“Sexual harassment and harassment on the eight other non-gender discriminatory grounds pollute the working environment and can have a devastating effect on the health, confidence, morale and performance of those affected by it. The anxiety and stress produced by sexual harassment and harassment may lead to those subjected to it taking time off work due to sickness and stress, being less efficient at work or leaving their job to seek work elsewhere. Employees often suffer the adverse consequences of the harassment itself and, in addition, the short and long term damage to their employment prospects if they are forced to forego promotion or to change jobs. Sexual harassment and harassment may also have a damaging impact on employees not themselves the object of unwanted behaviour but who are witness to it or have a knowledge of the unwanted behaviour”. The Code of Practice essentially ‘sets the bar’ for what employers should be doing in relation to the elimination of harassment within the workplace.  As such, there is no excuse for any form of bullying, harassment, or sexual harassment.

How Lavelle Partners can assist you in relation to bullying or any form of harassment.

  • For over 35 years, our team of employment law Solicitors, headed by Senior Partner, Marc Fitzgibbon, have been supporting and assisting victims of workplace harassment, sexual harassment, and bullying in Ireland.  Over that time, we have developed an enviable reputation for providing legal excellence and empathetic support for our valued clients.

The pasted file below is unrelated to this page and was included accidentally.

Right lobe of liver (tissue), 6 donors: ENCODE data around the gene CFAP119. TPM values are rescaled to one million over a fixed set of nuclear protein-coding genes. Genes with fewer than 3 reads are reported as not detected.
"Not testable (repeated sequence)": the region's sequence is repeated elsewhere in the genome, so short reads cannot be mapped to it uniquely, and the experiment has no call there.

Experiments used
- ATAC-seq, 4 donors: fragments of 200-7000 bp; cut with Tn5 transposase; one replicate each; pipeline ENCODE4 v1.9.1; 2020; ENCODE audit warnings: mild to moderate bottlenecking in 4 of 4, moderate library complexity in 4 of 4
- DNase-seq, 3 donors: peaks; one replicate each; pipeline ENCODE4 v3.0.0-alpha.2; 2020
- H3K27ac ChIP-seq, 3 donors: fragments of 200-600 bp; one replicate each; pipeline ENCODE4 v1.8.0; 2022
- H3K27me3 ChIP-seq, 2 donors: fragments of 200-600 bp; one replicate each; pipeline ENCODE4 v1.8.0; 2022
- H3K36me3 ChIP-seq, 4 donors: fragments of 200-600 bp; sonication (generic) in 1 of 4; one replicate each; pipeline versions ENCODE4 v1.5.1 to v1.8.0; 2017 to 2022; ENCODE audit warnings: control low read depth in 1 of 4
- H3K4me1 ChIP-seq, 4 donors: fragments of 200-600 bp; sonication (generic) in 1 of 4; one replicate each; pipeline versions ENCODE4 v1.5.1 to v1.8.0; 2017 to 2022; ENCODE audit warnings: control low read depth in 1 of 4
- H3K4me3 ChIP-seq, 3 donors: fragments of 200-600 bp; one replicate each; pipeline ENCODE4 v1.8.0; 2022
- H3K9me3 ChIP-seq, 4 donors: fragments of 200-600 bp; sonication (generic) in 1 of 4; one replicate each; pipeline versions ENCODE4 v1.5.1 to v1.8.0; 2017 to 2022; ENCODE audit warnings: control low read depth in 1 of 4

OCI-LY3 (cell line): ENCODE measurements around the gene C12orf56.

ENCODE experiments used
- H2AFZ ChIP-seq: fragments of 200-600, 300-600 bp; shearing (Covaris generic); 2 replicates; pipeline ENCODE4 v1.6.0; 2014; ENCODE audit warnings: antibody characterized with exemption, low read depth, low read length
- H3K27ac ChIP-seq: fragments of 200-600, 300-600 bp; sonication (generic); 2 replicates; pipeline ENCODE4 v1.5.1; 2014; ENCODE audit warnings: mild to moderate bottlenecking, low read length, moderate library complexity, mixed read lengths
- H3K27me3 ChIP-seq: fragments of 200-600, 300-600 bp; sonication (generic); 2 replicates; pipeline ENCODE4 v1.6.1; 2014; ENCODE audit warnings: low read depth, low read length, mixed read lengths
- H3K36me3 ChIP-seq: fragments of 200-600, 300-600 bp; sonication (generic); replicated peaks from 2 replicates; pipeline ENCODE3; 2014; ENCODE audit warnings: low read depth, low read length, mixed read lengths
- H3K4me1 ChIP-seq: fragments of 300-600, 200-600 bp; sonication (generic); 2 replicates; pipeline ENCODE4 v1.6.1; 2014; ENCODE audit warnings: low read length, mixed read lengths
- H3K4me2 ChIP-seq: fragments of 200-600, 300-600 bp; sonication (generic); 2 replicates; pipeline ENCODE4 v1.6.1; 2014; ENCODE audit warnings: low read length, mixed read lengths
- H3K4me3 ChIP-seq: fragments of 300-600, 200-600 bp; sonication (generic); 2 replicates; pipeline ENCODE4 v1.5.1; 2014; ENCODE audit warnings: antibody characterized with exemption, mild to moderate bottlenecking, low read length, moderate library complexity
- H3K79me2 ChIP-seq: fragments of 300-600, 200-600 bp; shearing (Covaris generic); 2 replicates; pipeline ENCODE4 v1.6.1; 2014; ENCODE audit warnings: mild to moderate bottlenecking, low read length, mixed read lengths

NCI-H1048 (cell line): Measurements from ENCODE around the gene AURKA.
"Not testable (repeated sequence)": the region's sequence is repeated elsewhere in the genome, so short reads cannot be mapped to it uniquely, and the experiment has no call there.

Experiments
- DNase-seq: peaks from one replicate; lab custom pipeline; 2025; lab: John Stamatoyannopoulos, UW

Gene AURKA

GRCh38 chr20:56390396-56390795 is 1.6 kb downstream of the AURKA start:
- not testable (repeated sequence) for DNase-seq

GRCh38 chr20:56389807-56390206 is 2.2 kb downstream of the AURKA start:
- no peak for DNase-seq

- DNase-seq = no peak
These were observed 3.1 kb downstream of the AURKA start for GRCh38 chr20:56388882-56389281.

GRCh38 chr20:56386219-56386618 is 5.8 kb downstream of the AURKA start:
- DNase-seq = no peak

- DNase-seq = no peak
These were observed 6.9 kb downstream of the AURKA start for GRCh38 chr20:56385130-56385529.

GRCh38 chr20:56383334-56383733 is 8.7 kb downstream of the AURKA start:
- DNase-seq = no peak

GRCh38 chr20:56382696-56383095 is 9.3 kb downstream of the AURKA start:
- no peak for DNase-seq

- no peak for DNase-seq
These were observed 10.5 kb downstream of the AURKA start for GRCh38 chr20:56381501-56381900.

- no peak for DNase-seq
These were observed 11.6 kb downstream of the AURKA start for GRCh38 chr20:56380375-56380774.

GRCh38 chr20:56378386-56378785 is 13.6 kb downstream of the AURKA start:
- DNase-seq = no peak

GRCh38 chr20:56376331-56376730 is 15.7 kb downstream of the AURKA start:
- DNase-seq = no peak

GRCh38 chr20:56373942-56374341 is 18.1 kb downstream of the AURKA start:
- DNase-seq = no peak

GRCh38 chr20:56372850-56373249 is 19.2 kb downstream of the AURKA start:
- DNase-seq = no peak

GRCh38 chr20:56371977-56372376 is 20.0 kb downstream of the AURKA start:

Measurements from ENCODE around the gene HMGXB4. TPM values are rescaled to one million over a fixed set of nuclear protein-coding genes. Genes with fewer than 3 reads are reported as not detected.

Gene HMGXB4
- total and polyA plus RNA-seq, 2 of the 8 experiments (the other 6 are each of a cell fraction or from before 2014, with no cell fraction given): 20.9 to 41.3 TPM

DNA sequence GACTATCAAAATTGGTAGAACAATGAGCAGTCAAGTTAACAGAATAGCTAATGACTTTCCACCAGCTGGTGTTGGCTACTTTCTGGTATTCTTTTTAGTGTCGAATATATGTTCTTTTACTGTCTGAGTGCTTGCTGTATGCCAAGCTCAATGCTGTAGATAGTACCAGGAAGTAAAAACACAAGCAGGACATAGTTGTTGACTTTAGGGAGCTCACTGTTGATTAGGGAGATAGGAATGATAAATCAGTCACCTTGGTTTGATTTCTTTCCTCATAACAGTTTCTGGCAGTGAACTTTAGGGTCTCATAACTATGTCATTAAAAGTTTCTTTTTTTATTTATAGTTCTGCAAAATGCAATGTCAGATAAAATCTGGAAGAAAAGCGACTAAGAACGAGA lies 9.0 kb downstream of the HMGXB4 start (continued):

• Marc is a former member of the Law Society of Ireland’s Employment & Equality Law Committee and European Employment Lawyers Association.
  • Lavelle Partners have dedicated employment law and workplace personal injury teams who will collaborate where necessary to ensure your best interests are protected.
  • From the first moment you speak to one of our workplace bullying Solicitors, we will listen to your case carefully and with the greatest of empathy.  Furthermore, we understand that bullying and harassment matters often need to be managed with the utmost confidentiality.  And where appropriate for your needs, we will always ensure you are aware of the option to be allocated a male or female Solicitor.

Our partnership with Talbot Pierce

Lavelle Partners work with Talbot Pierce to provide a seamless service in respect of Human Resource Management.  Talbot Pierce are a team of specialist HR professionals who work with us on a range of matters including advice on and delivery of conflict/dispute resolution solutions, best-practice HR strategies, policies and procedures.

For further information on workplace harassment, sexual harassment, and bullying in Ireland, please contact Lavelle Partners in confidence on (01) 644 5800*.

*Please note that fees apply to all consultations.